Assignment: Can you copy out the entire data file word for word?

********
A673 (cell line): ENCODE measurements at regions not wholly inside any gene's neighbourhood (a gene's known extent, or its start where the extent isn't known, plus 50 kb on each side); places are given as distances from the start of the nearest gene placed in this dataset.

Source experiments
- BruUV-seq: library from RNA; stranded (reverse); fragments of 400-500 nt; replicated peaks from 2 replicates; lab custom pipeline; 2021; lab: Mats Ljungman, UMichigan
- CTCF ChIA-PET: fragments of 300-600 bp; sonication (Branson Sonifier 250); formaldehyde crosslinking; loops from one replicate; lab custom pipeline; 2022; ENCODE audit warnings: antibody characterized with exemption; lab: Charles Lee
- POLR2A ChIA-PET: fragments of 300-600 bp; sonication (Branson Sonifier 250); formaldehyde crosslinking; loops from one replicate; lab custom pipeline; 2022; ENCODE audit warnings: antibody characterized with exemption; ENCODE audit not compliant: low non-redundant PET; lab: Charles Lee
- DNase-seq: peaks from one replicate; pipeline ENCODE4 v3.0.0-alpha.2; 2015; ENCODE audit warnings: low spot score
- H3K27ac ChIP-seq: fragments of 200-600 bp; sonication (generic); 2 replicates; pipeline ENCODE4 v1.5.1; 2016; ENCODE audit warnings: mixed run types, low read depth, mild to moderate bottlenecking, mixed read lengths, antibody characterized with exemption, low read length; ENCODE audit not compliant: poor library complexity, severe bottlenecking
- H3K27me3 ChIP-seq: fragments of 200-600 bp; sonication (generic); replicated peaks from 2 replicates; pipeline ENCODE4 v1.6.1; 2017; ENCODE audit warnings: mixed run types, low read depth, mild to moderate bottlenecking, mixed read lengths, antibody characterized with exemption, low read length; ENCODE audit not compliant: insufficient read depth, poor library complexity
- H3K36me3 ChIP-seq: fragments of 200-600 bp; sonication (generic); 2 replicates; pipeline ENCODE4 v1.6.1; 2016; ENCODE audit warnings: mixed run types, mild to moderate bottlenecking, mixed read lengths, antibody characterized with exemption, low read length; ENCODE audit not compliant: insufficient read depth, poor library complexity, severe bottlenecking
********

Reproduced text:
A673 (cell line): ENCODE measurements at regions not wholly inside any gene's neighbourhood (a gene's known extent, or its start where the extent isn't known, plus 50 kb on each side); places are given as distances from the start of the nearest gene placed in this dataset.

Source experiments
- BruUV-seq: library from RNA; stranded (reverse); fragments of 400-500 nt; replicated peaks from 2 replicates; lab custom pipeline; 2021; lab: Mats Ljungman, UMichigan
- CTCF ChIA-PET: fragments of 300-600 bp; sonication (Branson Sonifier 250); formaldehyde crosslinking; loops from one replicate; lab custom pipeline; 2022; ENCODE audit warnings: antibody characterized with exemption; lab: Charles Lee
- POLR2A ChIA-PET: fragments of 300-600 bp; sonication (Branson Sonifier 250); formaldehyde crosslinking; loops from one replicate; lab custom pipeline; 2022; ENCODE audit warnings: antibody characterized with exemption; ENCODE audit not compliant: low non-redundant PET; lab: Charles Lee
- DNase-seq: peaks from one replicate; pipeline ENCODE4 v3.0.0-alpha.2; 2015; ENCODE audit warnings: low spot score
- H3K27ac ChIP-seq: fragments of 200-600 bp; sonication (generic); 2 replicates; pipeline ENCODE4 v1.5.1; 2016; ENCODE audit warnings: mixed run types, low read depth, mild to moderate bottlenecking, mixed read lengths, antibody characterized with exemption, low read length; ENCODE audit not compliant: poor library complexity, severe bottlenecking
- H3K27me3 ChIP-seq: fragments of 200-600 bp; sonication (generic); replicated peaks from 2 replicates; pipeline ENCODE4 v1.6.1; 2017; ENCODE audit warnings: mixed run types, low read depth, mild to moderate bottlenecking, mixed read lengths, antibody characterized with exemption, low read length; ENCODE audit not compliant: insufficient read depth, poor library complexity
- H3K36me3 ChIP-seq: fragments of 200-600 bp; sonication (generic); 2 replicates; pipeline ENCODE4 v1.6.1; 2016; ENCODE audit warnings: mixed run types, mild to moderate bottlenecking, mixed read lengths, antibody characterized with exemption, low read length; ENCODE audit not compliant: insufficient read depth, poor library complexity, severe bottlenecking